Sebastian Joseph-Day developing into a contributing force for Rams

Sebastian Joseph-Day poses for his team photo.
Sebastian Joseph-Day is establishing himself as a top defensive lineman with the Rams.
(Jeff Lewis / Rams)

Playing in a defensive front between Aaron Donald, a two-time NFL defensive player of the year, and veteran team leader Michael Brockers, it can be difficult for a young Rams player to make a name for himself.

Sebastian Joseph-Day is doing that on and off the field.

Joseph-Day, a third-year pro, is the starting nose tackle for a Rams defense that ranks among the NFL’s best going into an NFC West showdown Sunday against the Seahawks in Seattle.

The Rams can earn a playoff berth — and keep alive a drive for a division title — with a victory.


“He’s kind of a commander in there in the middle,” first-year defensive coordinator Brandon Staley said of Joseph-Day. “He’s almost like a quarterback of the D-line.”

And since the COVID-19 outbreak began, Joseph-Day has been at the forefront of several individual and collective charitable initiatives.

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In April, Joseph-Day donated $10,000 and partnered with Rossoblu’s Restaurant Relief to help fund 250 meals for frontline Cedars-Sinai Medical Center personnel and their families. He also hosted a fundraising drive on social media for a similar effort at Centinela Hospital Medical Center in Inglewood.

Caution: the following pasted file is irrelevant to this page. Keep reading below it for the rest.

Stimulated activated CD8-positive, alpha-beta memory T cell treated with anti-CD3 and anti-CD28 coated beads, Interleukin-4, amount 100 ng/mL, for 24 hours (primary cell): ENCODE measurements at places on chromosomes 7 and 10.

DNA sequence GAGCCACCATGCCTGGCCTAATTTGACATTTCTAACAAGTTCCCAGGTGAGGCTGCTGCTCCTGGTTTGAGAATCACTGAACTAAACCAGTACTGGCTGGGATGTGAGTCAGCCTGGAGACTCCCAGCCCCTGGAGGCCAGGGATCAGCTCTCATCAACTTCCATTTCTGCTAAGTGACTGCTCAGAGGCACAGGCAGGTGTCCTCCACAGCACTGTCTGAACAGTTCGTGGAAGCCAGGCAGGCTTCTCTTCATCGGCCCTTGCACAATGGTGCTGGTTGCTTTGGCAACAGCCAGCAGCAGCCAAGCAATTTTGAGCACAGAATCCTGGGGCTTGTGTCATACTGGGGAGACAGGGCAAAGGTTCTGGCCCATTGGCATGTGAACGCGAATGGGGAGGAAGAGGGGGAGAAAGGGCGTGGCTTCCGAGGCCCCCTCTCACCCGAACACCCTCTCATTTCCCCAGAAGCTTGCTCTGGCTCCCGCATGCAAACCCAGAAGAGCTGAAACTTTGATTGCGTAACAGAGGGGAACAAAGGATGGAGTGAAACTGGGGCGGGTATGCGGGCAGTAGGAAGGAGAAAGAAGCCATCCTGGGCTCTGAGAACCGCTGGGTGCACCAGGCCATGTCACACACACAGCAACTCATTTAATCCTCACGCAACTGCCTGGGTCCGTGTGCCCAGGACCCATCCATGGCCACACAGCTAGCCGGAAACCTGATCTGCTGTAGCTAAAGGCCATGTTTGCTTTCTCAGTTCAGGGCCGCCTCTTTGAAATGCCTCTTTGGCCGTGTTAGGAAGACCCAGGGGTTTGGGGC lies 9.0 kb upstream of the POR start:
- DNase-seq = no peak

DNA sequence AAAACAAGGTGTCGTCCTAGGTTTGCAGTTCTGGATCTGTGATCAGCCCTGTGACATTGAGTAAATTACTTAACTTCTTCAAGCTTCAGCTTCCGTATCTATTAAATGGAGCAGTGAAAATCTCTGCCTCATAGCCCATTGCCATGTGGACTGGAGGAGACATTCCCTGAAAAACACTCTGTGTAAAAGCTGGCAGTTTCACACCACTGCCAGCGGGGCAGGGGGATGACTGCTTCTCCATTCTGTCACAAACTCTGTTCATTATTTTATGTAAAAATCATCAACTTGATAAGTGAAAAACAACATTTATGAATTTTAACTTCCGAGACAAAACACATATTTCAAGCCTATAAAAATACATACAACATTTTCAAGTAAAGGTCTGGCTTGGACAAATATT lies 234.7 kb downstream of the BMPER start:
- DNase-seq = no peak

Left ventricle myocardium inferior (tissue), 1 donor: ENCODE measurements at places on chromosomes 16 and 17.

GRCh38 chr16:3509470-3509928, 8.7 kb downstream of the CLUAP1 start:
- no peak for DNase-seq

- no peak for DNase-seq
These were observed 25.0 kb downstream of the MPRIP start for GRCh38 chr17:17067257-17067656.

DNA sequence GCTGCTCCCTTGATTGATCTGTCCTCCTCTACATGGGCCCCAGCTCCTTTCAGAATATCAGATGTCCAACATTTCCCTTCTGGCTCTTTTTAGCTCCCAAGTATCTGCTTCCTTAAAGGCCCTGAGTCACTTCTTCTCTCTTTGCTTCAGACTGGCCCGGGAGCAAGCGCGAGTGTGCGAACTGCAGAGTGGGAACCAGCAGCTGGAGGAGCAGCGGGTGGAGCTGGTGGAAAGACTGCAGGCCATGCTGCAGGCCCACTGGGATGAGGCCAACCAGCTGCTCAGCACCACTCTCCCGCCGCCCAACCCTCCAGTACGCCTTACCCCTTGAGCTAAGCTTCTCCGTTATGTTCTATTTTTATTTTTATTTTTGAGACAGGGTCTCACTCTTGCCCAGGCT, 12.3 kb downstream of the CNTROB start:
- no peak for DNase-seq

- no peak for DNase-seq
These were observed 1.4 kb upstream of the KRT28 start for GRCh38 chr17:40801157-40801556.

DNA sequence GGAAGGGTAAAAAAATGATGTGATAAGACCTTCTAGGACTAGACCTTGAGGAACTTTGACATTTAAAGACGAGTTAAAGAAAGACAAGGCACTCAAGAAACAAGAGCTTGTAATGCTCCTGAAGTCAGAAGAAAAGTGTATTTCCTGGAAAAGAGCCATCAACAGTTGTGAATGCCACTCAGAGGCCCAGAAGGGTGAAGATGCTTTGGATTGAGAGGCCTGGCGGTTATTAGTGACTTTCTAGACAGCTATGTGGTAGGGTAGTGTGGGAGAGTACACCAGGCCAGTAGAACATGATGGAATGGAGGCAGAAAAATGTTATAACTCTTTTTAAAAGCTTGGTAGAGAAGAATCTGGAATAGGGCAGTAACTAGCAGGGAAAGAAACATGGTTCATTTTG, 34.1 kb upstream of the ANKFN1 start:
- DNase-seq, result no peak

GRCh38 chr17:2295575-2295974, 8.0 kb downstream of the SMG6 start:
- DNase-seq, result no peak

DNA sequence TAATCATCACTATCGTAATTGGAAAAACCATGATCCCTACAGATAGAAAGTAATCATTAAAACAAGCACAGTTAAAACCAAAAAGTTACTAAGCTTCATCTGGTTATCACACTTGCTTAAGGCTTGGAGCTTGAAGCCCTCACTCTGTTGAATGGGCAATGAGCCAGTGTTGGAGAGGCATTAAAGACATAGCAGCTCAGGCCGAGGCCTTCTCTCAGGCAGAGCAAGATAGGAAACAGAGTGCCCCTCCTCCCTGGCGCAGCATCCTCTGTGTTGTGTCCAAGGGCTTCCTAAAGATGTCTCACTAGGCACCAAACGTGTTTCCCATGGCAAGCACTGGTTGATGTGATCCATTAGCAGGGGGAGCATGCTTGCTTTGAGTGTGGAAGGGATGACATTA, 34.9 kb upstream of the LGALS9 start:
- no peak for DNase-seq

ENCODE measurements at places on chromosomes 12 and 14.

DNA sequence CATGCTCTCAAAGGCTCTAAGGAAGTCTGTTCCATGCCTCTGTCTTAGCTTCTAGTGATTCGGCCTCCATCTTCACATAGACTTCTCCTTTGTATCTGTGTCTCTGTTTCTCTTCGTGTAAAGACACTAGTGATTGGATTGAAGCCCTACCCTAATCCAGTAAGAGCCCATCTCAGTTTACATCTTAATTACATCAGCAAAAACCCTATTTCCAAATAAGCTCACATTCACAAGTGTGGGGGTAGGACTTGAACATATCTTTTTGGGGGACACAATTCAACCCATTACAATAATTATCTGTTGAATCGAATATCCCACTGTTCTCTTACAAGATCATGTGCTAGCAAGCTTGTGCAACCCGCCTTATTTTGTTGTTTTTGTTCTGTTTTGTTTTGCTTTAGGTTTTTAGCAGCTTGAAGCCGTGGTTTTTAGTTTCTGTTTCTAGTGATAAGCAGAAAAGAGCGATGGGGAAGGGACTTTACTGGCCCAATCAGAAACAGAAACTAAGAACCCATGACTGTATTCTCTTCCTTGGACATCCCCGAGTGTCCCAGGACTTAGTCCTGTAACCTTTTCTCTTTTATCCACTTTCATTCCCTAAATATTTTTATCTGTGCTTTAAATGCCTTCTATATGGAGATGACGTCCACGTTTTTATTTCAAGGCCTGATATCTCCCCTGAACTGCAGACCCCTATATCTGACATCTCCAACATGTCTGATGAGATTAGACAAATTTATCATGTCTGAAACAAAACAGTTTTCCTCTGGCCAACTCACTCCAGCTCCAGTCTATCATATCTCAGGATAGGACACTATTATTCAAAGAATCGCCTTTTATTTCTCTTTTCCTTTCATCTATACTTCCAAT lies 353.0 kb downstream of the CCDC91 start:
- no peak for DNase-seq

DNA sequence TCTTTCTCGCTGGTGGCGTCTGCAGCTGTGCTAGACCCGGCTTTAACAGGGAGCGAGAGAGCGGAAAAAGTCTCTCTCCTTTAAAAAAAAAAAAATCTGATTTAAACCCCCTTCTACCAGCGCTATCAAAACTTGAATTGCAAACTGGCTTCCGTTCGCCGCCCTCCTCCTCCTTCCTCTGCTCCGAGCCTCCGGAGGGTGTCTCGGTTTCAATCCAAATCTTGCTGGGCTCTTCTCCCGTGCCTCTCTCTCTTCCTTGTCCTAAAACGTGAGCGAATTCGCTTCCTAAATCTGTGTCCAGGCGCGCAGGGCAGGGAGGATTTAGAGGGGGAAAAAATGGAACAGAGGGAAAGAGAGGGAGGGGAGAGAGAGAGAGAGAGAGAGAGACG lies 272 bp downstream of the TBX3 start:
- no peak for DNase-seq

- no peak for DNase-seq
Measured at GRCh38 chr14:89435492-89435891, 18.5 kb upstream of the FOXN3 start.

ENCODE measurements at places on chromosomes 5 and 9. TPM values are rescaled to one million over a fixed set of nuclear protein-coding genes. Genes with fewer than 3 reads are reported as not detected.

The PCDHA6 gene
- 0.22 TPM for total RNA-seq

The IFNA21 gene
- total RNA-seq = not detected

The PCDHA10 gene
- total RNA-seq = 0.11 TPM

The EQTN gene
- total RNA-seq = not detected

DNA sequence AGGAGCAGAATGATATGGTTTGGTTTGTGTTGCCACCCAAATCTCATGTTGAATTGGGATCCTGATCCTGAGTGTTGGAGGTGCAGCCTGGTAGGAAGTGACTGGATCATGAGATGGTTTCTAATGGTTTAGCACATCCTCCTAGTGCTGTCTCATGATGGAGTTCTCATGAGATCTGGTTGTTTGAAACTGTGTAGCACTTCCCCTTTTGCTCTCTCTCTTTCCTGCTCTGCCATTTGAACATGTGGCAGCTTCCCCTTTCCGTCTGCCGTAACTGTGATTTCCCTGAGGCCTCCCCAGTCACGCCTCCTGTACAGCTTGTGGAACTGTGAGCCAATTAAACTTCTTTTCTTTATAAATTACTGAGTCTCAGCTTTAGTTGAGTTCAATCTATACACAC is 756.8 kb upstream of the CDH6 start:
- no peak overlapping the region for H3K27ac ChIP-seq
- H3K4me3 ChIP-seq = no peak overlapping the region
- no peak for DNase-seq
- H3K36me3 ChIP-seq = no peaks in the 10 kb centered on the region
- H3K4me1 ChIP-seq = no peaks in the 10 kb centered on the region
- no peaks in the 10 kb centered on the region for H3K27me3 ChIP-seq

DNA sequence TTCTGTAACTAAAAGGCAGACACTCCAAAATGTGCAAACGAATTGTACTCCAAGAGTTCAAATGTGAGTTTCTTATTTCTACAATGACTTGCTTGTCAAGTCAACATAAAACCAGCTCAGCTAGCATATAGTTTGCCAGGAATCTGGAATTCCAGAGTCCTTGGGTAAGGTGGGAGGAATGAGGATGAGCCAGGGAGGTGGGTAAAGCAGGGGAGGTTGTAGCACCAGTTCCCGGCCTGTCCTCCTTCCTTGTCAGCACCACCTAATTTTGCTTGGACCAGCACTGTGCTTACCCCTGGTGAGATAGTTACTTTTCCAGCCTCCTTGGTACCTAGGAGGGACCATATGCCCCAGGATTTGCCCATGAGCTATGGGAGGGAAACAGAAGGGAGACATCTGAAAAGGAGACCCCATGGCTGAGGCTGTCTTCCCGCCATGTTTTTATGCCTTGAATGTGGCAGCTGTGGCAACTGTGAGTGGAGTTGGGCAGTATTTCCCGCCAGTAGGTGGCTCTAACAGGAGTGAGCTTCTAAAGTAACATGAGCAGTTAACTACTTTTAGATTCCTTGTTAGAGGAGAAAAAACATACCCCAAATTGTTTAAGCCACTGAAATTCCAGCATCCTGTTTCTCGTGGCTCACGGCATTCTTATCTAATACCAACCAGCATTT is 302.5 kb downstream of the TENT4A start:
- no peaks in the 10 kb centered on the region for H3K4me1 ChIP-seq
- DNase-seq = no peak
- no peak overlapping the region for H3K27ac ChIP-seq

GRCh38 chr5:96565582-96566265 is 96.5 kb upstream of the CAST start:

In July, Joseph-Day partnered with the “I Have a Dream” Foundation to provide laptops and internet hot spots for students in Watts. He also worked with the NFL Players Coalition to disperse educational funds to Los Angeles-area schools.

This month, Joseph-Day and Brockers each donated $12,500 to the St. Margaret’s Center in Inglewood to help families during the holiday season. And he was an active and vocal participant in a Rams team initiative that donated and distributed $750,000 to 26 Southern California nonprofits focused on social justice.


Joseph-Day said he learned about “passing on blessings” and giving back from his mother, Mirlande, and father, Vivens, while growing up in Pennsylvania.

“That’s really instilled in me,” he said. “It’s just the way I kind of live my life.”

Rams defensive lineman Sebastian Joseph-Day strips the ball from 49ers running back Jeff Wilson Jr.
Rams defensive lineman Sebastian Joseph-Day strips the ball from 49ers running back Jeff Wilson Jr. during a loss Nov. 29.
(Wally Skalij / Los Angeles Times)